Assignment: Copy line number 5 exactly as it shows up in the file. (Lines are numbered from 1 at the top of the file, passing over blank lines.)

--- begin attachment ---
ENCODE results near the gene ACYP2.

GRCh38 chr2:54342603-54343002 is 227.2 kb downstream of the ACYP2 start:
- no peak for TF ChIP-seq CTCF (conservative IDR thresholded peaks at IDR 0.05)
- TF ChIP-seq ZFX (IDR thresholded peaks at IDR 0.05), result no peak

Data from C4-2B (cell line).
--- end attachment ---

Data from C4-2B (cell line).